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JFK Assassination Coverage


     NBC television recorded over 70 hours and 25 minutes of coverage on President John F. Kennedy's assassination beginning on November 22nd and ending on November 25th, 1963.

     However, NBC failed to record the first two NBC television bulletins on Nov. 22, voiced by Don Pardo, at 1:45:03 PM EST & 1:46:45 PM EST, and the subsequent initial 3 minutes & 53 seconds of continuous coverage by Frank McGee, Chet Huntley and Bill Ryan, commencing at 1:53:12 PM EST.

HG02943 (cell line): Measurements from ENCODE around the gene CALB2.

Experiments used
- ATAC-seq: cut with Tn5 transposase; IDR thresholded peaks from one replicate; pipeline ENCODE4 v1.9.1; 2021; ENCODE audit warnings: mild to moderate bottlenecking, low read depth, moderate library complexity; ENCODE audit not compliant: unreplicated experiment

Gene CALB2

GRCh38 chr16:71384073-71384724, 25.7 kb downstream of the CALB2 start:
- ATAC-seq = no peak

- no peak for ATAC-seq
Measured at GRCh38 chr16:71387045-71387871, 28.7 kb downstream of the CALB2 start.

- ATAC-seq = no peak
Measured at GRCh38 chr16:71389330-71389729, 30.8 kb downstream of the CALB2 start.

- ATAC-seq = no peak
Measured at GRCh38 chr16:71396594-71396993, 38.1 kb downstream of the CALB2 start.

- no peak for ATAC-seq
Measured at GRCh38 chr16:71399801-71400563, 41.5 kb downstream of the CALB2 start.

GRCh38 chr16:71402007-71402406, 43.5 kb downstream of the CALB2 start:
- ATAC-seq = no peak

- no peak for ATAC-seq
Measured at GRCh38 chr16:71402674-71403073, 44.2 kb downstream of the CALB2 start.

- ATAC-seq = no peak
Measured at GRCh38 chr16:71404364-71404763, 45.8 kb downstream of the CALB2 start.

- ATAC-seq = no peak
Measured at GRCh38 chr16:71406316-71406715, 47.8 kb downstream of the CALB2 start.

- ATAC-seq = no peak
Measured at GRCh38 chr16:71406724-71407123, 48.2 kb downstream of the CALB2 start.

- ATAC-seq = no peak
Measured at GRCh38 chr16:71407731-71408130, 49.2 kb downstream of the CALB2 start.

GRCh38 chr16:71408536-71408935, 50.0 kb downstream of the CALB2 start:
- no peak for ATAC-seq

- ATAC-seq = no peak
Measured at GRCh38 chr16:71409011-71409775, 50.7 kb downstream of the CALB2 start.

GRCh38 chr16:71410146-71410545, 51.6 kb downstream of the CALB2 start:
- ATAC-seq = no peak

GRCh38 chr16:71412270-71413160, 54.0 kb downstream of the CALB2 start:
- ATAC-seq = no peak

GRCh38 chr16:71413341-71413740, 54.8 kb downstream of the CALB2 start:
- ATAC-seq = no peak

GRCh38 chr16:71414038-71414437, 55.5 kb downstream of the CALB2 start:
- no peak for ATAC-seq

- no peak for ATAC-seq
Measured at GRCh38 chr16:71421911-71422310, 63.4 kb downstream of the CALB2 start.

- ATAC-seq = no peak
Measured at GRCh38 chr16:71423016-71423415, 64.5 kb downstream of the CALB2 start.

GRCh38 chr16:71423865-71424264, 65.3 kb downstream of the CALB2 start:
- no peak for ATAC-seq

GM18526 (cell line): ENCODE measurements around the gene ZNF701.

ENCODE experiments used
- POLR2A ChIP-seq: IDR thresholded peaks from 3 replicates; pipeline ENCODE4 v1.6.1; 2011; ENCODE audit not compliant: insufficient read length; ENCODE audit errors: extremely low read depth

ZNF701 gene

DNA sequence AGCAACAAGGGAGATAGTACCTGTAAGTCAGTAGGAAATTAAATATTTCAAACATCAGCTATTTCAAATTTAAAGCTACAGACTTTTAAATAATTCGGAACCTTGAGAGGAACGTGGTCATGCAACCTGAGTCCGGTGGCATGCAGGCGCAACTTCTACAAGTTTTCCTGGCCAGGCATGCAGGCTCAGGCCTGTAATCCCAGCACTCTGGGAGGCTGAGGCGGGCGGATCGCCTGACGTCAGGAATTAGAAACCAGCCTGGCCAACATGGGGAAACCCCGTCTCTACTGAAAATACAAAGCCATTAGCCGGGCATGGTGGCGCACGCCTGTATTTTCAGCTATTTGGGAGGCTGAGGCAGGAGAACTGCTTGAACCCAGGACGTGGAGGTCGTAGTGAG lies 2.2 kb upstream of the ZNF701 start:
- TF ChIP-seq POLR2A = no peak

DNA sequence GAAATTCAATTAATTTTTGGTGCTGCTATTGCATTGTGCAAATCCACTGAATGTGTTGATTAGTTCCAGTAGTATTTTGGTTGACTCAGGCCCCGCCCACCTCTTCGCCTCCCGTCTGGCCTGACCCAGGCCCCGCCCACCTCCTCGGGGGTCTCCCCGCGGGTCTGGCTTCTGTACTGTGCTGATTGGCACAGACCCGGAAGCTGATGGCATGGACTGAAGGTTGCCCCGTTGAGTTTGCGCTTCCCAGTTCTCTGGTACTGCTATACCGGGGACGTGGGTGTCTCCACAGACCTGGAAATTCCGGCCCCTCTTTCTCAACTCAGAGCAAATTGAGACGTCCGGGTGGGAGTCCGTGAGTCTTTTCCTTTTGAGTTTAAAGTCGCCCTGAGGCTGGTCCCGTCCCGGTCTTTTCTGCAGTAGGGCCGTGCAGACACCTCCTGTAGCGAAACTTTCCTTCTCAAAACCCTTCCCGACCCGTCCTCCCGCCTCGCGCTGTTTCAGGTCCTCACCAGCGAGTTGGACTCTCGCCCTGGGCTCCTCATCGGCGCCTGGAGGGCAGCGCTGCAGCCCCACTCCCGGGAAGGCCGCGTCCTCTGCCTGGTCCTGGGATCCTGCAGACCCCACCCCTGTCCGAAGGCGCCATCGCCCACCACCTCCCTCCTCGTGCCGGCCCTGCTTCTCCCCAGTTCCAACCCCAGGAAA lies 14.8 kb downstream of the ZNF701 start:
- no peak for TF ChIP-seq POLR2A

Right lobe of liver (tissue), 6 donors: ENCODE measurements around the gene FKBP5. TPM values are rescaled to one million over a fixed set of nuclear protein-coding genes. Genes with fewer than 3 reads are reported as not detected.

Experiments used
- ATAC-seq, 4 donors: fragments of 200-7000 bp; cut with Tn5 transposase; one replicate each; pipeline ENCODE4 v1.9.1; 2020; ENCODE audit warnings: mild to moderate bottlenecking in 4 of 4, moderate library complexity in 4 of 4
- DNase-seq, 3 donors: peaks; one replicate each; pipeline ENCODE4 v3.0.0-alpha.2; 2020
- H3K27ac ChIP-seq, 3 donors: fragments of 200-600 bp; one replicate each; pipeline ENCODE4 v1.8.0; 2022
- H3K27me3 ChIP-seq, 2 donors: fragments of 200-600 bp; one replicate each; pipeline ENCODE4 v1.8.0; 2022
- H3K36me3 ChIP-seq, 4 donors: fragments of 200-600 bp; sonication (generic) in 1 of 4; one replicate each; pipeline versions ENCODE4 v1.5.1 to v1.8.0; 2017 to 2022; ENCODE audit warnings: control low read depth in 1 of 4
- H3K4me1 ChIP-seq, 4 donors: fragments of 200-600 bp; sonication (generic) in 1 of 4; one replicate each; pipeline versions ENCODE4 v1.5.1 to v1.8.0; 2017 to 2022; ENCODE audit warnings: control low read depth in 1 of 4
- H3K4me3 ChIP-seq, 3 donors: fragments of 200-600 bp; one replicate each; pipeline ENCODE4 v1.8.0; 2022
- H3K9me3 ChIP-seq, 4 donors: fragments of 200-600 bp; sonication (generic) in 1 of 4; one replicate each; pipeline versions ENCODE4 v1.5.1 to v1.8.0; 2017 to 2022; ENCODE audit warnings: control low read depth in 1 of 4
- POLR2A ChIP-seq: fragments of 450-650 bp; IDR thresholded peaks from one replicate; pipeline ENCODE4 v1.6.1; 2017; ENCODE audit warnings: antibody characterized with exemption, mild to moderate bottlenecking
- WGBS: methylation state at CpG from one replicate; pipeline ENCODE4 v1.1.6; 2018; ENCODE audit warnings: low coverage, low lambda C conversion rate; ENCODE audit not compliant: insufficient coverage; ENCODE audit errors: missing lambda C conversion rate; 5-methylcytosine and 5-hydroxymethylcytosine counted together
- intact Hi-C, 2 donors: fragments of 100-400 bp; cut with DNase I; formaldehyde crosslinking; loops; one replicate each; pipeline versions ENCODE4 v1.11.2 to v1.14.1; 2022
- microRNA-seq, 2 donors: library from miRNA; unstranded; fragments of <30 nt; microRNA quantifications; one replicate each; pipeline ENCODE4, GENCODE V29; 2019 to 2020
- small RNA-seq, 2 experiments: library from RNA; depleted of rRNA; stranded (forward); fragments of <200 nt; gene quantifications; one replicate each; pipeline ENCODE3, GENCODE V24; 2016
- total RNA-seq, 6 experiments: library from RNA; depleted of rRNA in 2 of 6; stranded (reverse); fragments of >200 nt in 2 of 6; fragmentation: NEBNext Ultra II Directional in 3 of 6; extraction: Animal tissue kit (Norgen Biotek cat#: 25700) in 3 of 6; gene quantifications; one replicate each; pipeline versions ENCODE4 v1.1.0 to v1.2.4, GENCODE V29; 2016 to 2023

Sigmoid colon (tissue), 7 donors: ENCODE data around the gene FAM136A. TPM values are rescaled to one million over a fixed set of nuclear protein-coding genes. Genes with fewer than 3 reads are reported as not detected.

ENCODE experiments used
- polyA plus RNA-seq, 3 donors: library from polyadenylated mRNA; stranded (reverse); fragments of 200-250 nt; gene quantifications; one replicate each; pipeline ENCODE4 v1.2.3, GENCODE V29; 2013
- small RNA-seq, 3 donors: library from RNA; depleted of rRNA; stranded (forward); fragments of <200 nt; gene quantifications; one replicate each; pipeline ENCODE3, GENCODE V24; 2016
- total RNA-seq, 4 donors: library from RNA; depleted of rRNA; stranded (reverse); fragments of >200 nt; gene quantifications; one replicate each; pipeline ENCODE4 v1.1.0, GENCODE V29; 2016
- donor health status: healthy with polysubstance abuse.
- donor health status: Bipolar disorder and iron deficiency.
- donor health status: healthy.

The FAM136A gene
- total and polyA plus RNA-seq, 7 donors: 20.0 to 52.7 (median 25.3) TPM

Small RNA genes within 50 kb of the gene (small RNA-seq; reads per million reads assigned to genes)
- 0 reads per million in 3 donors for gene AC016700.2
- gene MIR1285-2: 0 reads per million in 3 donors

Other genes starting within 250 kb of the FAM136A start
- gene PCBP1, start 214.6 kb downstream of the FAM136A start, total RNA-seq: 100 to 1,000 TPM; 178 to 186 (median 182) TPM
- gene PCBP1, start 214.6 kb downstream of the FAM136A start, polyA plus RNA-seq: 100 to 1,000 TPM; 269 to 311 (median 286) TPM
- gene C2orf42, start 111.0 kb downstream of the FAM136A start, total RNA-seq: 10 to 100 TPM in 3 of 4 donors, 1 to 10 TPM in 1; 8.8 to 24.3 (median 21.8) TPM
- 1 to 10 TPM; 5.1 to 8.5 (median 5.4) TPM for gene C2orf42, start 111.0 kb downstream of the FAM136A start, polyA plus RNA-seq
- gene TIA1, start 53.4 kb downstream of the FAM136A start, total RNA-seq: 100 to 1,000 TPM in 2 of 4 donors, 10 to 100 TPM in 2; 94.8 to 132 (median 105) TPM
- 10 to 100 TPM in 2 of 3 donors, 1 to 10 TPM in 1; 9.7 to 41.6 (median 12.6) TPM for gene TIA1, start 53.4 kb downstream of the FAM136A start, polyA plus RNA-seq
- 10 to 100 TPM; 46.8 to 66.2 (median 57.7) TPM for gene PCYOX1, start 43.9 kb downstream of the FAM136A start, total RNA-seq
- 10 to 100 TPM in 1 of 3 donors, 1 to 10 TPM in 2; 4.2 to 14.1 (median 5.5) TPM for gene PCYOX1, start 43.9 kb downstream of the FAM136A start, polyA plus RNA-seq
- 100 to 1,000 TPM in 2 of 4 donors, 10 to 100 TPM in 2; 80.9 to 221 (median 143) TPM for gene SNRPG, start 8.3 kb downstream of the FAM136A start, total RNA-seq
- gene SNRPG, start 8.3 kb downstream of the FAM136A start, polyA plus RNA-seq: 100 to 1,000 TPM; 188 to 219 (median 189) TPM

Amazingly, the only existing broadcast record in the world, to date, of these historic television moments was audio recorded off the air by Phil Gries, developer and owner of Archival Television Audio Inc.

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JFK Assassination 50 Years Later Special
NBC Nightly News with Brian Williams



     These TV audio airchecks were recorded via direct line on a 1/4" reel to reel audiotape recorder during the actual live television broadcast. These historic soundtracks have been donated by ATA to the John F. Kennedy Library in Boston, MA, and to The Library of Congress in Washington D.C. In addition, Archival Television Audio, Inc. has given a copy to a stunned Don Pardo on his 80th birthday, now believing that his bulletins exist as a broadcast record and not just as a memory.